“Fake news” can seem like harmless lies. However, the worst case scenario is that fake news can be a threat to democracy and contribute to the formation of violent movements.
Why do people create fake news?
Two reasons are:
- Political interest, hoping to influence opinions and attitudes in society.
- Make money.
Anti-vaccinationists are also called anti-vaxxers. Some anti-vaxxers believe vaccinating children can cause autism. There is no proof to support this, but wrong information is spread in social media and many people believe it. The World Health Organization considers the fight against vaccines to be one of the world’s biggest health threats.
Fake news often comes from undocumented claims. The goal is to get more power or change policies. Such claims can end up challenging democracy and adding to raise violence.
During World War II the German Nazis blamed the Jews for Germany’s problems in the 1930s. The spread of misinformation about the Jews lead up to what is today called the Holocaust; the massacre of more than 6 million Jews.
Fake news spreads fast
Fake news spreads fast. Fake news can be shared on the internet and in social media by anyone. Many people can be exposed to the news very fast. It can be difficult for the reader to know what is fake and what is real news. If someone believes the fake news, they may spread it on their own social media.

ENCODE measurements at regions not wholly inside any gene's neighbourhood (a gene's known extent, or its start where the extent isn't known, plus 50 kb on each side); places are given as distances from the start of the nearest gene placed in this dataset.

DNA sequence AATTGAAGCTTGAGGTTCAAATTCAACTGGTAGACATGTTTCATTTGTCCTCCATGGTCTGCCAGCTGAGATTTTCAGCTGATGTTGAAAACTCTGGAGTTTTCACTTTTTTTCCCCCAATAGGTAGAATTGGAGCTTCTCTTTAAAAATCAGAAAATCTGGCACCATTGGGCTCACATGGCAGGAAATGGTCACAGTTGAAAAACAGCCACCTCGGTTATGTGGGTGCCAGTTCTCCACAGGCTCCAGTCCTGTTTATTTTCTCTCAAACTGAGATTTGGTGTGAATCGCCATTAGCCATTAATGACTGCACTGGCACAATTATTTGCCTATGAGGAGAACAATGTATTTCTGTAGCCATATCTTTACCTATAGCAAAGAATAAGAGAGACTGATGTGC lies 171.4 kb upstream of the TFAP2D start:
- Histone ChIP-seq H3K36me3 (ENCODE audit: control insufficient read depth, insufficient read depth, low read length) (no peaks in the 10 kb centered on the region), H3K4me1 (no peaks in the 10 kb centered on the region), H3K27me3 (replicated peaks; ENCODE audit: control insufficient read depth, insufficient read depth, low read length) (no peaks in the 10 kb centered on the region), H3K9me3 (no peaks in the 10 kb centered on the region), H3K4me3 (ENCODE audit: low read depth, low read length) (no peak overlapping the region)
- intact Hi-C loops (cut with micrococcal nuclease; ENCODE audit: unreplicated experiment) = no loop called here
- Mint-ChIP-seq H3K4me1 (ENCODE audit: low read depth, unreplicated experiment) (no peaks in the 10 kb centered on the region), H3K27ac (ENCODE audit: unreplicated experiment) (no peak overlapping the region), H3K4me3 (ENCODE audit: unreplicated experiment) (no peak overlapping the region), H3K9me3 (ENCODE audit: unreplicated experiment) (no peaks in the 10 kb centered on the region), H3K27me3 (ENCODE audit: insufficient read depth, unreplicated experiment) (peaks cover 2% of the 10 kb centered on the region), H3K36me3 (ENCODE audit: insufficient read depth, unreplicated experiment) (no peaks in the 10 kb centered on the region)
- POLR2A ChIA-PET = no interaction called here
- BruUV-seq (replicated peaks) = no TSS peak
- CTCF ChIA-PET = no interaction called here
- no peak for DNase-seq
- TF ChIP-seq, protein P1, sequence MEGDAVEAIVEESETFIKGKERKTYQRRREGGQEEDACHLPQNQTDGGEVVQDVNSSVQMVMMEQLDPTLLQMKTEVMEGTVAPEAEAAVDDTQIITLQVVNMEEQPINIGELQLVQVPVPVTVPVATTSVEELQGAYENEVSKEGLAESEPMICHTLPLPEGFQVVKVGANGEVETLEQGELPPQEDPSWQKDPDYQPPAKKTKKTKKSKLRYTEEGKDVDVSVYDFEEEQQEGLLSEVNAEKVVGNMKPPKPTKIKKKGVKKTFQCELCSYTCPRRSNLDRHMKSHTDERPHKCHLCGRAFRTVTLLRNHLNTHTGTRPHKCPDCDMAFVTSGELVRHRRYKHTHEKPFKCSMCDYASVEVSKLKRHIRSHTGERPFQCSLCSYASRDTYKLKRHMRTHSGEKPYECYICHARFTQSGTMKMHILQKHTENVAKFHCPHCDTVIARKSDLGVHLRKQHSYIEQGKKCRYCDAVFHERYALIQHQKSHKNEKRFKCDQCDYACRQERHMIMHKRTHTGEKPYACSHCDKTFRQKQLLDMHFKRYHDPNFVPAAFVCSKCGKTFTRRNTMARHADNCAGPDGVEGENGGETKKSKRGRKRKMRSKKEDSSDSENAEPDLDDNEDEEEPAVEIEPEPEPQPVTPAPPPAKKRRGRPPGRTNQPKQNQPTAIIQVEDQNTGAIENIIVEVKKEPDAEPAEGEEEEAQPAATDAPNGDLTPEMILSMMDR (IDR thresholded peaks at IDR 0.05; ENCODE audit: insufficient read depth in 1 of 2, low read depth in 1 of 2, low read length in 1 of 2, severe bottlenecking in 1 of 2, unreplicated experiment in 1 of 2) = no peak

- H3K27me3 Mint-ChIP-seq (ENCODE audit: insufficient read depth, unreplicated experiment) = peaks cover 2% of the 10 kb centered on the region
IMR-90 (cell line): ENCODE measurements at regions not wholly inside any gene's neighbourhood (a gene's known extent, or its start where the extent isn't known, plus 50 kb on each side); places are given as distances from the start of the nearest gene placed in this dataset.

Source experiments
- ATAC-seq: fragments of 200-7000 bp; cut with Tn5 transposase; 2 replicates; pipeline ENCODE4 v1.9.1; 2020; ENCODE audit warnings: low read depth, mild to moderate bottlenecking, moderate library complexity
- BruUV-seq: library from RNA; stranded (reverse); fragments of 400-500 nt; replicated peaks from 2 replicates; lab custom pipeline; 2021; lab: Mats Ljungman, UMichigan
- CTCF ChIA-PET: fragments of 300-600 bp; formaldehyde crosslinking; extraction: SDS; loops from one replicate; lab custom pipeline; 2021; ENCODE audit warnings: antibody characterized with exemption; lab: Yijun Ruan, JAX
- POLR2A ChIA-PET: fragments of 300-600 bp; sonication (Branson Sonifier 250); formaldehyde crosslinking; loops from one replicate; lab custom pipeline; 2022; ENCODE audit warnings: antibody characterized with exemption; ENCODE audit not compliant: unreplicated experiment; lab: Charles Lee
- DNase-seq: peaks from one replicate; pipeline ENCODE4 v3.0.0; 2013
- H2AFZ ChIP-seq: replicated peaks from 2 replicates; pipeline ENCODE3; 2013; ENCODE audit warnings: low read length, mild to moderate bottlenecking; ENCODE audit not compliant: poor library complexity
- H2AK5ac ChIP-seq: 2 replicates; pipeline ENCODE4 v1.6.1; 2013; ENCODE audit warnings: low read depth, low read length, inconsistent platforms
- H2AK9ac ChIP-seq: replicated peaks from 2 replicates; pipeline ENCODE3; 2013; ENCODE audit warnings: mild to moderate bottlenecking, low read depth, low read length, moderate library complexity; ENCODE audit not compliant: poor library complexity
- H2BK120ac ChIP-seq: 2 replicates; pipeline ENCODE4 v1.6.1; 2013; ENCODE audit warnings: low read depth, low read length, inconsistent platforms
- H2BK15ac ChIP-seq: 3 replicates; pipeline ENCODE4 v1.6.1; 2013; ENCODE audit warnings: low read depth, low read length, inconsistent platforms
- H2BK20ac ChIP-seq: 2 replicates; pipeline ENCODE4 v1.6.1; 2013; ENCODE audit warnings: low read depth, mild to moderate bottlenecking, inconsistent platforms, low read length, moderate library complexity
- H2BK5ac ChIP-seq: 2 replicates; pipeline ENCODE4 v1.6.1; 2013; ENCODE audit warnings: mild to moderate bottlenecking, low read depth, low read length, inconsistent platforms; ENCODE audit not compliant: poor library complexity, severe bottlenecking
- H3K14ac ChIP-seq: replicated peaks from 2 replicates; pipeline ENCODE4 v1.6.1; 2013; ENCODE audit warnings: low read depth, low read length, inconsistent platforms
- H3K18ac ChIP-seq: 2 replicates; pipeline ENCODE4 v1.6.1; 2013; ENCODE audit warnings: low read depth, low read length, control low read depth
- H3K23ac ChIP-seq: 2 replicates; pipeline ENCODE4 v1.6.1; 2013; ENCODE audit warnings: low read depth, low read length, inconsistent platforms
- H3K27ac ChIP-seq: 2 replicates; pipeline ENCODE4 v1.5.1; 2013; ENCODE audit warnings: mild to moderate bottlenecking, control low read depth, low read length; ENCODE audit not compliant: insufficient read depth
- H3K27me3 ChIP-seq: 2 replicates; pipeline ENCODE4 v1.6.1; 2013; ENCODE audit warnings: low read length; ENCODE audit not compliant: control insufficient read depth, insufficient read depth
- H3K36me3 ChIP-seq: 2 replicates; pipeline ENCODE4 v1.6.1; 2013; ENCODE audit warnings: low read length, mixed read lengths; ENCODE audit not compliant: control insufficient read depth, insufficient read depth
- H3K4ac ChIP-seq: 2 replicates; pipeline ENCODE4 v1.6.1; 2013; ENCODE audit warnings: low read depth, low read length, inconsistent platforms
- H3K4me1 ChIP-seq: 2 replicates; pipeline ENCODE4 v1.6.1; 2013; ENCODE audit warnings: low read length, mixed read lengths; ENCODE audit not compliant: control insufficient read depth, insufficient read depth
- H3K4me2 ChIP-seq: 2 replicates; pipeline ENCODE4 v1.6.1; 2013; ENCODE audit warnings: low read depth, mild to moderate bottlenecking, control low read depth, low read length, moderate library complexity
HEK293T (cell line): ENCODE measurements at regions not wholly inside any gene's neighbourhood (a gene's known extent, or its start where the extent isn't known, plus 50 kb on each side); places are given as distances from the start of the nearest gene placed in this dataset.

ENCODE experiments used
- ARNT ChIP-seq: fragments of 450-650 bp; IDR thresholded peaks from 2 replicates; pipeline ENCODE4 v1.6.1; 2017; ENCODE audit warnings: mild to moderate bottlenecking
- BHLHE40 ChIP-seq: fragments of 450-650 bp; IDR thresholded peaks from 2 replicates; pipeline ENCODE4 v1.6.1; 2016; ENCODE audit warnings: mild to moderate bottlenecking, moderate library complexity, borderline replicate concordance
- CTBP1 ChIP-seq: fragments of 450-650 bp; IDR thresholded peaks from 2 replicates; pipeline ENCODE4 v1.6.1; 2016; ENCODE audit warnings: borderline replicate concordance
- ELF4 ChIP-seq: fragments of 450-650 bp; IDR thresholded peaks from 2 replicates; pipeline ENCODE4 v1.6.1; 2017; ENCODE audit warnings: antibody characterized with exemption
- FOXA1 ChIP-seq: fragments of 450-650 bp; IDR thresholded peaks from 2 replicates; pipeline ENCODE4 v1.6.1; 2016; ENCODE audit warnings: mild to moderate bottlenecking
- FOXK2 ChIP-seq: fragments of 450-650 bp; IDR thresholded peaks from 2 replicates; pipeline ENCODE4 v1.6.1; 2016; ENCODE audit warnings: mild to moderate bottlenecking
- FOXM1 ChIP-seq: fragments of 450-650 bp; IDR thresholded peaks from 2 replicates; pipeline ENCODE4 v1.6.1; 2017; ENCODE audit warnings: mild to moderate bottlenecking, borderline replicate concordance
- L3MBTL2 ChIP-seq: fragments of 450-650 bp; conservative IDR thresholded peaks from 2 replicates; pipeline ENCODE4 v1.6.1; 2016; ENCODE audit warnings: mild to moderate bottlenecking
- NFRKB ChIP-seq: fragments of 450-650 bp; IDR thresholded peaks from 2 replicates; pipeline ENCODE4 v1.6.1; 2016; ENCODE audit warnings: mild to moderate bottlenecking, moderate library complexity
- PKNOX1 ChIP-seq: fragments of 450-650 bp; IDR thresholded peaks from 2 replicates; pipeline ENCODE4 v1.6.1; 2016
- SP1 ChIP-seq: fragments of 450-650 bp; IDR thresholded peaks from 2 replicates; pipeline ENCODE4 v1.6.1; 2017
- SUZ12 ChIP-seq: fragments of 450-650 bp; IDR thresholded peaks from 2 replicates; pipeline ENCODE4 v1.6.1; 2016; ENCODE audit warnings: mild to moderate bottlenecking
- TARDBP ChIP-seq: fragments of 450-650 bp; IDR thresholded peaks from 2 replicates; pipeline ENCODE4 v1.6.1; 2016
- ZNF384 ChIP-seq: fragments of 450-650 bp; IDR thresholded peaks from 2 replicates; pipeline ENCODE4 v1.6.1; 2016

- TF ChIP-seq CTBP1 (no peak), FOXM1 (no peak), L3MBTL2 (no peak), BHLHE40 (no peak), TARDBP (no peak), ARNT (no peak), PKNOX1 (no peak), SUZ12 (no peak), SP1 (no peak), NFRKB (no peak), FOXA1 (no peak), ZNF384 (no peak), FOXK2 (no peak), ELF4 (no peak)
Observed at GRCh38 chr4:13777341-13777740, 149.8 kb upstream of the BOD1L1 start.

Why is distinguishing between fake and real news difficult?
Fake news can look like real news, which is why it is easy to be fooled. But fake news does not follow the same rules of ethics that serious sources do.
Social media has made it more difficult to separate between real and fake news. Fake news sites make money for each click, and this income can help their sites to be more professional and make it harder to recognize fake news.
Many people do not know how to tell the difference between real and fake news, and do not know how social media works. In other words, many people can be fooled by fake news.
How can we identify fake news?
The Norwegian Media Authority (Medietilsynet) gives some tips on how to identify fake news:
STOP – ThinK – check
- Does it seem unbelievable? Fake news uses headlines that attract your attention
- Who is behind this information? Check the address of the page. Fake news is often published on websites with URL addresses that look like reliable news sources.
- Who wrote the news?
- Can you find something about the matter somewhere else? A real news story is often mentioned in several news sources.
- Does the news upset you? Disinformation often appeals to our emotions.
- Do you find the picture credible? A picture can also be fake.
- Examine the language. Are there many mistakes?
- Look closely at graphs and numbers. Check the source of the graphs and if percentage points or percentages are used.
- Medietilsynet (09.01.2021): Slik avslører du desinformasjon og falske nyheter https://www.medietilsynet.no/mediebildet/slik-avslorer-du-falske-nyheter/
- Kildekompasset (09.01.2021): Hva er kildekritikk?
- Orgeret, Kristin Skare: kildekritikk i Store norske leksikon på snl.no.
Hentet 5. mars 2021 fra https://snl.no/kildekritikk
- Banik, Vibeke Kieding: Holocaust i Store norske leksikon på snl.no.
Hentet 5. mars 2021 fra https://snl.no/Holocaust
- Cambridge Dictionary (hentedato: 20.06.2022)